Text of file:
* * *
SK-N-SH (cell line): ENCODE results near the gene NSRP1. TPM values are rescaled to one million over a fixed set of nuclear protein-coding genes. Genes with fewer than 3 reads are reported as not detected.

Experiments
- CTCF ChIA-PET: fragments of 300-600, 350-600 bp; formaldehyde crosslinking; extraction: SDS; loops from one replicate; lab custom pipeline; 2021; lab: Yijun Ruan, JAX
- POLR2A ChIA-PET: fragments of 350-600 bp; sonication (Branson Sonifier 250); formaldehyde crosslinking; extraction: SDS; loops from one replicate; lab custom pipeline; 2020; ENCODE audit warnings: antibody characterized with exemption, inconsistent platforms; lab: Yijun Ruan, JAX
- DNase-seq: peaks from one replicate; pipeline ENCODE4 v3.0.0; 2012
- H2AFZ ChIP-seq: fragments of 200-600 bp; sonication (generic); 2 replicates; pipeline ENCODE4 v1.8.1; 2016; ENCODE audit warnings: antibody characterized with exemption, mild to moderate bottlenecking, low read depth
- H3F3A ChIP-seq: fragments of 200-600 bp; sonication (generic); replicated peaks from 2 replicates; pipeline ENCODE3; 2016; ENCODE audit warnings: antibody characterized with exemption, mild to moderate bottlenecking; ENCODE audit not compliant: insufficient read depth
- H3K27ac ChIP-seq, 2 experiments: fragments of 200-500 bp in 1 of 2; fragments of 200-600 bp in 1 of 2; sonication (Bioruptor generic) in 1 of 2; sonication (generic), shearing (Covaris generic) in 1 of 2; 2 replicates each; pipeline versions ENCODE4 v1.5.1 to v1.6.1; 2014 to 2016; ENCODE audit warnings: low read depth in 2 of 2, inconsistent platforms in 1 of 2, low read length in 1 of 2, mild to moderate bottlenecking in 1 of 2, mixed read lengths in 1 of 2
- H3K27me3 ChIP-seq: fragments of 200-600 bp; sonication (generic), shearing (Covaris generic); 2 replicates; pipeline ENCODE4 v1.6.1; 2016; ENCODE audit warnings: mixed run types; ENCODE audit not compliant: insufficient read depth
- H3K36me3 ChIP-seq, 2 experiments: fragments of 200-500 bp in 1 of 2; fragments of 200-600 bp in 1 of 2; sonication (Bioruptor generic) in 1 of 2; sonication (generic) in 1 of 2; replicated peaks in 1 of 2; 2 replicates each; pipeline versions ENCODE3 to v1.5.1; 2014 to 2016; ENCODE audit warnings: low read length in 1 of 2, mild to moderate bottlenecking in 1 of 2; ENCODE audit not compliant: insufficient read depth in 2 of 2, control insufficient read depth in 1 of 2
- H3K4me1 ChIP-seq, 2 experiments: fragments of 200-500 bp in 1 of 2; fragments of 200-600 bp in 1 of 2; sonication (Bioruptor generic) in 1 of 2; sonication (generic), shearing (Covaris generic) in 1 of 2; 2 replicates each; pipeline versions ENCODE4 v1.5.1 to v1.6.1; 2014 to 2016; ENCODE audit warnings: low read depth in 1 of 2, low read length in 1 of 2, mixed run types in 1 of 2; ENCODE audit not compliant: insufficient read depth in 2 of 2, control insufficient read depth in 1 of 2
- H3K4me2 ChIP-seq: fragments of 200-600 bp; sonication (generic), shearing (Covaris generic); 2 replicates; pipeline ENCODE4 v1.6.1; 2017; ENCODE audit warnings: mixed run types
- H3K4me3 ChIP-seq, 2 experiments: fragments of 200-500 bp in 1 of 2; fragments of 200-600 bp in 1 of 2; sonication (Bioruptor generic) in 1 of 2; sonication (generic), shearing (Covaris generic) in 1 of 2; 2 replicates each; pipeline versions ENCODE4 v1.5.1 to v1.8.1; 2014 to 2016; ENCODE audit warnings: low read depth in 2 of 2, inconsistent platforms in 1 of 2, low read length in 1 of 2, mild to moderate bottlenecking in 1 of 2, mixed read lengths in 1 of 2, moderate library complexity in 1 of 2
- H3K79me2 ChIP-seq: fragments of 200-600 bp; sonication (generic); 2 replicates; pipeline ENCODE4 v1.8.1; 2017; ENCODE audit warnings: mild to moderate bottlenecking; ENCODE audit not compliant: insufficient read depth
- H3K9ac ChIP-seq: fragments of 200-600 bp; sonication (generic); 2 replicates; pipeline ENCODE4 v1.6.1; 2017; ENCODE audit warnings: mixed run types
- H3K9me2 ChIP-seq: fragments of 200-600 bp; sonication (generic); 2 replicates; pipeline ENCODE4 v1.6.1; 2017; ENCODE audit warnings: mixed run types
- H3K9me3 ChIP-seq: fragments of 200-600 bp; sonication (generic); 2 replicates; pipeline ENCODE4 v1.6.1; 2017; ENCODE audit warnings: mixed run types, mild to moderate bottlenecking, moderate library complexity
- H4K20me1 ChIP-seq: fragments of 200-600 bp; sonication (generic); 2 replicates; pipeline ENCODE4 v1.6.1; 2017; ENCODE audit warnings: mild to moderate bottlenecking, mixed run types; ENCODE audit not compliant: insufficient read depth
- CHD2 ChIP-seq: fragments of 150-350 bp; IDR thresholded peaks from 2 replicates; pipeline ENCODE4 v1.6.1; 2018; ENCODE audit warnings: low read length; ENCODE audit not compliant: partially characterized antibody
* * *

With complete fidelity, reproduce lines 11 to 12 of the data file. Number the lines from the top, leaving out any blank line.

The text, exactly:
- H3K4me1 ChIP-seq, 2 experiments: fragments of 200-500 bp in 1 of 2; fragments of 200-600 bp in 1 of 2; sonication (Bioruptor generic) in 1 of 2; sonication (generic), shearing (Covaris generic) in 1 of 2; 2 replicates each; pipeline versions ENCODE4 v1.5.1 to v1.6.1; 2014 to 2016; ENCODE audit warnings: low read depth in 1 of 2, low read length in 1 of 2, mixed run types in 1 of 2; ENCODE audit not compliant: insufficient read depth in 2 of 2, control insufficient read depth in 1 of 2
- H3K4me2 ChIP-seq: fragments of 200-600 bp; sonication (generic), shearing (Covaris generic); 2 replicates; pipeline ENCODE4 v1.6.1; 2017; ENCODE audit warnings: mixed run types